Epidemiology and Biology of Multiple Myeloma

  • G. Iris Obrams
  • Michael Potter

Table of contents

  1. Front Matter
    Pages I-XV
  2. Descriptive and Analytical Epidemiology

    1. Front Matter
      Pages 1-1
    2. Leon F. Burmeister
      Pages 17-22
    3. Richard P. Gallagher, Diane H. Skippen
      Pages 23-26
    4. E. F. Heineman, J. Olsen, L. M. Pottern, M. R. Gomez, E. Raffn, A. Blair
      Pages 27-29
    5. A. F. Olshan
      Pages 31-39
  3. Black/White Differences in Risk

    1. Front Matter
      Pages 41-41
    2. David J. Tollerud, Linda Morris Brown, William A. Blattner, Robert N. Hoover
      Pages 45-49
    3. C. S. Glover, J. Horm, G. Christenson
      Pages 55-60
    4. Robert J. Jacobson
      Pages 69-71
  4. Monoclonal Gammopathies and Multiple Myeloma

    1. Front Matter
      Pages 73-73
    2. J. R. Berenson, A. K. Lichtenstein, J. Cao, S. Hart, D. Palomares, R. A. Miller
      Pages 87-96
  5. Etiologic Hypotheses

    1. Front Matter
      Pages 98-98

About these proceedings

Introduction

On March 27, 1990, the National Cancer Institute sponsored a workshop on the epidemiology of multiple myeloma, held at the National Institutes of Health. This book comprises articles prepared by participants in this work­ shop. Discussed in these papers are: the descriptive and analytic epidemi­ ology, differences in risk factors between blacks and whites, monoclonal gammopathies and their progression, and hypotheses regarding the etiology and pathogenesis of multiple myeloma. Several epidemiologic research areas received particular attention during this workshop, and are reviewed in detail in this volume. There have been striking increases in the incidence of multiple myeloma over the past thirty years, especially among older individuals and blacks, which may not be entirely explained by changes in diagnostic capabilities. Occupational and environmental exposures have been associated with an increased risk of multiple myeloma, including farming exposures, occupational exposure to petroleum and rubber processing, exposure to ionizing radiation, and asso­ ciations with persistent virus infections. The most striking epidemiological finding is reflected in the differences in incidence rates of multiple myeloma which are twice as high in blacks as compared with whites. Further, since 1950 the mortality rates for multiple myeloma have quadrupled in blacks while doubling for whites. Among hematopoietic malignancies, multiple myeloma is the only one with increased incidence and mortality rates among blacks. 1\vo major possibilities for explaining ethnic/racial differences in suscepti­ bility to multiple myeloma are genetic and environmental factors.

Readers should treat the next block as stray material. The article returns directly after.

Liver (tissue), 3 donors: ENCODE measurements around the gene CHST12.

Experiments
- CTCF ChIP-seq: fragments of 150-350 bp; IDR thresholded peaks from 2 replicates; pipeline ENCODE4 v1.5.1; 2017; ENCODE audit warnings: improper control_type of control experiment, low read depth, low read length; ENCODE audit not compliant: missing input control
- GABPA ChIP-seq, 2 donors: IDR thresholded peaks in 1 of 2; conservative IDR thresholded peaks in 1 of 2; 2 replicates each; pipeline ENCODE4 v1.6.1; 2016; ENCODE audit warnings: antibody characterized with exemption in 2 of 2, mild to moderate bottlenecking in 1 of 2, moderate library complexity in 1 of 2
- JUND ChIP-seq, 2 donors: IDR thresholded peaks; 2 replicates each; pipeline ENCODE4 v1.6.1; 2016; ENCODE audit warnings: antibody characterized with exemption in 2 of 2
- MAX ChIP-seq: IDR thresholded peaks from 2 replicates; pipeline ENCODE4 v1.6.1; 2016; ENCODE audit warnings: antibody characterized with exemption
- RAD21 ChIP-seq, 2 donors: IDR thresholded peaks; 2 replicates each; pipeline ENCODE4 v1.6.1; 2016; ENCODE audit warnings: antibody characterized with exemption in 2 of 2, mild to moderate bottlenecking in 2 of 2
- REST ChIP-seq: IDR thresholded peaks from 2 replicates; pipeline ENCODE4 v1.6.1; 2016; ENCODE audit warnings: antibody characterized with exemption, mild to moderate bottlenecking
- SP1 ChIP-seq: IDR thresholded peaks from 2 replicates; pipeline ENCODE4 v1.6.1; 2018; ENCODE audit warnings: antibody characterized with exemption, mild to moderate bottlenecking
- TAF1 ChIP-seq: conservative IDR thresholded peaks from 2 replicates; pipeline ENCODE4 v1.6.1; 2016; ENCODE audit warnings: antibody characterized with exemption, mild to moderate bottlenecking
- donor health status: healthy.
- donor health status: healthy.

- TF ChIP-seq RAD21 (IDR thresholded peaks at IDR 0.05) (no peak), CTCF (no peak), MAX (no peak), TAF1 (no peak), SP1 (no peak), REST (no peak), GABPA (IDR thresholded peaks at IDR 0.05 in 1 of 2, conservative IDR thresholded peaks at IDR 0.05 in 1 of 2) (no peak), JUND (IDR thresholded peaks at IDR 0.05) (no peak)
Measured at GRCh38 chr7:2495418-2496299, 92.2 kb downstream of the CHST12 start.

Keywords

Epidemiologie Etiologie Hematopoietic Cancer Multiple Myeloma Plasmozytom cancer cell cytogenetics epidemiology etiology genetics mortality pathogenesis plasma

Editors and affiliations

  • G. Iris Obrams
    • 1
  • Michael Potter
    • 2
  1. 1.Epidemiology & Biostatistics Program, Division of Cancer EtiologyNational Cancer InstituteBethesdaUSA
  2. 2.Division of Cancer Biology, Diagnosis, and CentersNational Cancer InstituteBethesdaUSA

Bibliographic information

  • DOI https://doi.org/10.1007/978-3-642-76655-8
  • Copyright Information Springer-Verlag Berlin Heidelberg 1991
  • Publisher Name Springer, Berlin, Heidelberg
  • eBook Packages Springer Book Archive
  • Print ISBN 978-3-642-76657-2
  • Online ISBN 978-3-642-76655-8
  • About this book